Paved the way for the frequently coercive relocation of Native Americans in the Southeastern United States.
The year this piece of legislature was passed
Received strong support from southerners, who were eager to gain access to Indian-controlled lands in Northern Georgia and the area around it.
President who passed the above legislature
Jackson was a veteran of the Seminole wars - fought against Spanish-supported Natives as part of the US effort to annex Florida - and a leading campaigner for Indian Removal policy.
Vice President at the time of the above legislature's passing
Calhoun was constantly at odds with Jackson, particularly over the issue of Nullification and the States' right to secede. Their views on Indian Removal were, however, similar.
Historically settled in Georgia, the Carolinas and Eastern Tennessee.
Historically settled in Georgia, Alabama and Mississippi. Also known as the Creeks, a large number of this tribe's population refused to surrender to US forces following the Red Stick Rebellion and moved to Florida, becoming known as the Seminole (Runaway) People.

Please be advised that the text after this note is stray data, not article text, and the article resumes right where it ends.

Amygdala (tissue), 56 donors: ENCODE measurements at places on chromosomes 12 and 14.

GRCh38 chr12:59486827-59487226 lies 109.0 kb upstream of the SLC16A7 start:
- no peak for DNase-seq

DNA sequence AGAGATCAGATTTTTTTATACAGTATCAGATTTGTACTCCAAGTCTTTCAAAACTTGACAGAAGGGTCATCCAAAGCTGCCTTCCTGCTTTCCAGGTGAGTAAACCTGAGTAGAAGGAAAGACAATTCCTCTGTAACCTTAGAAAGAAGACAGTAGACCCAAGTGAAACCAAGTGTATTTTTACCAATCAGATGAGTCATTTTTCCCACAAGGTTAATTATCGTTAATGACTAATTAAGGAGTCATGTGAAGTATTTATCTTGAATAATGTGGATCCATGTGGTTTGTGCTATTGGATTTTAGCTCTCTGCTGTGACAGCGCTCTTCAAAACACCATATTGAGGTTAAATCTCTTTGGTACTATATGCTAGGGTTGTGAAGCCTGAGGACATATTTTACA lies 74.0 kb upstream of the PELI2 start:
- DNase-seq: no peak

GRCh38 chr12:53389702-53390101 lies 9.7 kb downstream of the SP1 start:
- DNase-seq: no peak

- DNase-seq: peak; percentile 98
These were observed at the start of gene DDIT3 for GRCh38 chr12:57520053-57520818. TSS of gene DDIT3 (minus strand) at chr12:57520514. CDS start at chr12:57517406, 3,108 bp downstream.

Historically settled in Florida. Quickly became a mixed tribe, composed of a runaway population of Muscogee and fugitive African American slaves.
Historically settled in Mississippi, Alabama and Tennessee.
Historically settled in Mississippi, Florida, Alabama and Louisiana.
Colloquial name used to refer to the above tribes as a group
They were so collectively named due to their willingness to adopt traditional American institutions of governance and culture, and were largely compliant with US demands.
Current name of lands then known as 'Indian Territory'
Until being granted statehood in 1907, the territory that is now known as Oklahoma was divided into about 30 regions, each allotted to a specific displaced Native American tribe.
Court case whose ruling stated that the relationship between the Indian Nations and the United States is that of nations and established the doctrine that the national government o
This ruling was handed down by Supreme Court Justice, John Marshall - considered to be among the most important figures in American Judicial History.